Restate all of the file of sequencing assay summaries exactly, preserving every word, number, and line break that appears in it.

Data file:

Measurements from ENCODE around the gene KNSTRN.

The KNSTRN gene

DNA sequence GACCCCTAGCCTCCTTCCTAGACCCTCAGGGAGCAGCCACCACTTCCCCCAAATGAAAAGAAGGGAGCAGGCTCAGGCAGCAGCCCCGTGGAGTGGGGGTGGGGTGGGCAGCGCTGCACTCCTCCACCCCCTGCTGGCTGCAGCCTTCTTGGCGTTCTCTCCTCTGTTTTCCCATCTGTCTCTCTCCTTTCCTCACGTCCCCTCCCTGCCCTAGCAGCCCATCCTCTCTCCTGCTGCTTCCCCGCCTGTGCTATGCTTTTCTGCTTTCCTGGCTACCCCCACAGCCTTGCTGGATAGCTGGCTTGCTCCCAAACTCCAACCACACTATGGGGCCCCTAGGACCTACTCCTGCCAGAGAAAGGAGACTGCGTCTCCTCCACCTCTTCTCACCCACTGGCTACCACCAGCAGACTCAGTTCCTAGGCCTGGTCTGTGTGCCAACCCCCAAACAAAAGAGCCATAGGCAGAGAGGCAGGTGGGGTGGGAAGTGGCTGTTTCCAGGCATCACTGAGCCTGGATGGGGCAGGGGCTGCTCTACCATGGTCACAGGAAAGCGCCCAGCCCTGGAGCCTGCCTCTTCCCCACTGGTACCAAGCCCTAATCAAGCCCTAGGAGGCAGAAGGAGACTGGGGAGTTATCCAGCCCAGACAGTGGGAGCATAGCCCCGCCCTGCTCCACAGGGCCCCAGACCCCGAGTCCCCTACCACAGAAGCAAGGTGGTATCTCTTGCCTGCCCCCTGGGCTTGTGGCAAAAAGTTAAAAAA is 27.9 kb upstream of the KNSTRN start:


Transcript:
Measurements from ENCODE around the gene KNSTRN.

The KNSTRN gene

DNA sequence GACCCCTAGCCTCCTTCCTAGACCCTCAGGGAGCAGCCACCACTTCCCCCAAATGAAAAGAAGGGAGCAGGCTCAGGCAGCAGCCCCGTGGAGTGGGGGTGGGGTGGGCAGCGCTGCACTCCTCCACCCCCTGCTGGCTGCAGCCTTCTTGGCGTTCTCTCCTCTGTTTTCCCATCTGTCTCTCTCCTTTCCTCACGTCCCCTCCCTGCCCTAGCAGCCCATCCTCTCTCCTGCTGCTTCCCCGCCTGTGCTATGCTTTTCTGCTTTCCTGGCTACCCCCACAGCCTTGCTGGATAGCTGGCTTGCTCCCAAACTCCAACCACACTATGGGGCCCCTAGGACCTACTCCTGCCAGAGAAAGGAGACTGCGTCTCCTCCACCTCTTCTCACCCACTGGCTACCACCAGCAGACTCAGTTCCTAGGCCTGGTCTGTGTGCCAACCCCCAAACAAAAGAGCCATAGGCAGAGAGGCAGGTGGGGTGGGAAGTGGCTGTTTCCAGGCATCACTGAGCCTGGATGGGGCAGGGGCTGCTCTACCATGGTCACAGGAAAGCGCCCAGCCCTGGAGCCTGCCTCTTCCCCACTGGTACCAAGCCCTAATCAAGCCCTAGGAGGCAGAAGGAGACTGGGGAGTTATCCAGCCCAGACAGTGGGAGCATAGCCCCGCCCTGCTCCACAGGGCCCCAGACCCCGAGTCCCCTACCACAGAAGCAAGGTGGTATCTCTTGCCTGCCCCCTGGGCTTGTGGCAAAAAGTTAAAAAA is 27.9 kb upstream of the KNSTRN start: